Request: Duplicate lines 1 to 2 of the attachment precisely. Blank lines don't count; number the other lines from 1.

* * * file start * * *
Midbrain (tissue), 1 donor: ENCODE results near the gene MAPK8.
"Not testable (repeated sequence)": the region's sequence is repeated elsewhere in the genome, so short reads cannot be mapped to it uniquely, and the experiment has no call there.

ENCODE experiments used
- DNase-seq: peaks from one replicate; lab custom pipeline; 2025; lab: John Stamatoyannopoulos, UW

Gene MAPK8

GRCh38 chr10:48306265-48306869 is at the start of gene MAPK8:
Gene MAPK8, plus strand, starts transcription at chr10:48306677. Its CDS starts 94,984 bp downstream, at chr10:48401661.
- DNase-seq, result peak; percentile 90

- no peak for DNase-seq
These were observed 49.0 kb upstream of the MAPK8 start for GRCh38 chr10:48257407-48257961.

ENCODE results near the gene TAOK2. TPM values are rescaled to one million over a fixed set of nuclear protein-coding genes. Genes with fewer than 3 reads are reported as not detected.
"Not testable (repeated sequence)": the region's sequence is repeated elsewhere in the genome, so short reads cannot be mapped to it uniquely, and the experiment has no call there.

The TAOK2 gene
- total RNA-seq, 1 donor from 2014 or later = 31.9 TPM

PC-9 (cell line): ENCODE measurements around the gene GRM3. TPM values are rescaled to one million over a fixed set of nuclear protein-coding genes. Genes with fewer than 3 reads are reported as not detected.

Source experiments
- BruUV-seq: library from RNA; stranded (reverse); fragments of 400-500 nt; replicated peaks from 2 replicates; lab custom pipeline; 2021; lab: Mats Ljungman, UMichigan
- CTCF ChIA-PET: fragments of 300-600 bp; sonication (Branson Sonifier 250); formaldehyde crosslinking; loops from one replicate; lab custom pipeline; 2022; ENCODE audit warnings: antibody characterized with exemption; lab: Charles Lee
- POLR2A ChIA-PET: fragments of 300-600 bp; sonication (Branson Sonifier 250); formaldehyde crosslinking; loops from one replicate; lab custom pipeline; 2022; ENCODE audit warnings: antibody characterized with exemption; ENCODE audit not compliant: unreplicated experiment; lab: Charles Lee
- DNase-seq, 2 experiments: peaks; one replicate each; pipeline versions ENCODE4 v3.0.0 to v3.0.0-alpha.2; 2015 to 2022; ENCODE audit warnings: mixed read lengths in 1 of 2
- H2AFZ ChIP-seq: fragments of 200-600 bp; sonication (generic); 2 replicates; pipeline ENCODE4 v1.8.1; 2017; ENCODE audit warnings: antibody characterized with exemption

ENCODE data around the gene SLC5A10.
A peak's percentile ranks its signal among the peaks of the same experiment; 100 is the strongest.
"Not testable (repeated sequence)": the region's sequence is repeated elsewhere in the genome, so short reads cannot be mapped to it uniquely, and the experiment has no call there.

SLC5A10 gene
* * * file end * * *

Midbrain (tissue), 1 donor: ENCODE results near the gene MAPK8.
"Not testable (repeated sequence)": the region's sequence is repeated elsewhere in the genome, so short reads cannot be mapped to it uniquely, and the experiment has no call there.